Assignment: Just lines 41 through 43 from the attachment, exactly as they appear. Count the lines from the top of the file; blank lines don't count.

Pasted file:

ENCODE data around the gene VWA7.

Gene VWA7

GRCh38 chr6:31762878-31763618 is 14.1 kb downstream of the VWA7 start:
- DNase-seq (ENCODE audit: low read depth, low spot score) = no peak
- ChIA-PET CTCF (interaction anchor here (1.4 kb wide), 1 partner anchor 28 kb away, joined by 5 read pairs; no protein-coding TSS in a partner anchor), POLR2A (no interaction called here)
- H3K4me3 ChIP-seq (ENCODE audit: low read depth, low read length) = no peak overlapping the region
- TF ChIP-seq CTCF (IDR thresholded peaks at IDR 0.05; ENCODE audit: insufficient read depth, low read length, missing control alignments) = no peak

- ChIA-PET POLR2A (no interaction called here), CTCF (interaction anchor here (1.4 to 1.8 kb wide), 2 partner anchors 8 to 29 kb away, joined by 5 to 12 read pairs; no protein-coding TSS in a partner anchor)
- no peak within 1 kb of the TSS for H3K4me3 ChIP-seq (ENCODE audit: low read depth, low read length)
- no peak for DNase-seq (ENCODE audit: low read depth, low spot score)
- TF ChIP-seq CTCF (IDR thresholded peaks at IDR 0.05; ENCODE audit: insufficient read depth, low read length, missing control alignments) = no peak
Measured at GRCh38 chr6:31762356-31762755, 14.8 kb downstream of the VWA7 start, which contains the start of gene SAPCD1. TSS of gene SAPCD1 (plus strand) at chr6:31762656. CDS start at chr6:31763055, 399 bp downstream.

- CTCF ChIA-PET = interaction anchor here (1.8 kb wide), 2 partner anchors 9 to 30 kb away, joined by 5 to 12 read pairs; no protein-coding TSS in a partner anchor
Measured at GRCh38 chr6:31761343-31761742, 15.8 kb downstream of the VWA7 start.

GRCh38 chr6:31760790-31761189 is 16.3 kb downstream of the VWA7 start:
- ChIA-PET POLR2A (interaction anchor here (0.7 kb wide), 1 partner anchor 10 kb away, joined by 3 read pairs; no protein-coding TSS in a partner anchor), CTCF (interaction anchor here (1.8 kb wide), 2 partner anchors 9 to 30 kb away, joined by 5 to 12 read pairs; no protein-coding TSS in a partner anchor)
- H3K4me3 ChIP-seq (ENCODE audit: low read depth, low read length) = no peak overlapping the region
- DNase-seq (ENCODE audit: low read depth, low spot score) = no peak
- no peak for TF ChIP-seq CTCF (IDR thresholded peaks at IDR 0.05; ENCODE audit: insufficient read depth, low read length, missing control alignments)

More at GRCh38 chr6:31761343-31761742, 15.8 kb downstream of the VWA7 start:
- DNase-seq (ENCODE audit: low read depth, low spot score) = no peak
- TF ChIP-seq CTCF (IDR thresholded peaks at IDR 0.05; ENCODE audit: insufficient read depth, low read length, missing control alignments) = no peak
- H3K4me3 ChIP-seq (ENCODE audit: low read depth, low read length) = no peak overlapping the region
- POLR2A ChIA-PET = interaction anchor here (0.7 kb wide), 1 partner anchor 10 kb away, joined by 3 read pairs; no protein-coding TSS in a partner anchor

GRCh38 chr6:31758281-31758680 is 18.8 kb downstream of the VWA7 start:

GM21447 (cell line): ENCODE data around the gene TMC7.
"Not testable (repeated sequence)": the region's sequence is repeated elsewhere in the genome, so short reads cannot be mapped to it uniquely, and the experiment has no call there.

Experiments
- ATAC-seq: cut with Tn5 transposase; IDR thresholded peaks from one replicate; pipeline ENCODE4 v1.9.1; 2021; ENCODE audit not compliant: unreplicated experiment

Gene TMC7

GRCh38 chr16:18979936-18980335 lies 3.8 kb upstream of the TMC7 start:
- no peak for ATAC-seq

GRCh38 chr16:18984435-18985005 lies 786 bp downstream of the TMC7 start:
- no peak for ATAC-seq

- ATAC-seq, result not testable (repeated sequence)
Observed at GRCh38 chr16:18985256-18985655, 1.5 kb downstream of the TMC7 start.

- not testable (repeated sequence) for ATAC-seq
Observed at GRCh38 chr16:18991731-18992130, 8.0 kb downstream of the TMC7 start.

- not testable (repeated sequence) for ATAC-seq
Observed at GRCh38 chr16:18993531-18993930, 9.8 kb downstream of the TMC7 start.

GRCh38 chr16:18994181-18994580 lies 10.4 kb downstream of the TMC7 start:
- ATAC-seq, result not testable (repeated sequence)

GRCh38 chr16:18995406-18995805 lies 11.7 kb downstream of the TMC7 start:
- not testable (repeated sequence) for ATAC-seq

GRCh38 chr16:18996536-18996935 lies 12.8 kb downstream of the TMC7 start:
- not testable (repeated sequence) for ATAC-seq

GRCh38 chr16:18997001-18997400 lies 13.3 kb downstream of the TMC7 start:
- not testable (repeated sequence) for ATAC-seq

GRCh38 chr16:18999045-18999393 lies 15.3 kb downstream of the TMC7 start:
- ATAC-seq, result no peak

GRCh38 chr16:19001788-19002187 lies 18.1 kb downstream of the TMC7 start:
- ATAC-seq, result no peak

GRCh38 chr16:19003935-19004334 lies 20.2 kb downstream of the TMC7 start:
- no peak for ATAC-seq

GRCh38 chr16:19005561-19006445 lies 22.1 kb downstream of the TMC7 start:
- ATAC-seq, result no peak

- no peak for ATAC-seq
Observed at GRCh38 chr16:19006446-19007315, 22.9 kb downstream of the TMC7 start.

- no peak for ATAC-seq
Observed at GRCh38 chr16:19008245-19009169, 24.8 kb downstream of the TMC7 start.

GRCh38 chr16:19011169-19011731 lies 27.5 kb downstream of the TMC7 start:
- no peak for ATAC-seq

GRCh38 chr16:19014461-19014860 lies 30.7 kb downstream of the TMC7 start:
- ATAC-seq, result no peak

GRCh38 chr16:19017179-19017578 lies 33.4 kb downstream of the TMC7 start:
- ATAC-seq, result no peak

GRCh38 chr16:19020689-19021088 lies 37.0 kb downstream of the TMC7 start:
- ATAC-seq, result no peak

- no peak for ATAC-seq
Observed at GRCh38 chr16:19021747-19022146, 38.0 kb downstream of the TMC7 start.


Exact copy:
GRCh38 chr16:18994181-18994580 lies 10.4 kb downstream of the TMC7 start:
- ATAC-seq, result not testable (repeated sequence)

GRCh38 chr16:18995406-18995805 lies 11.7 kb downstream of the TMC7 start: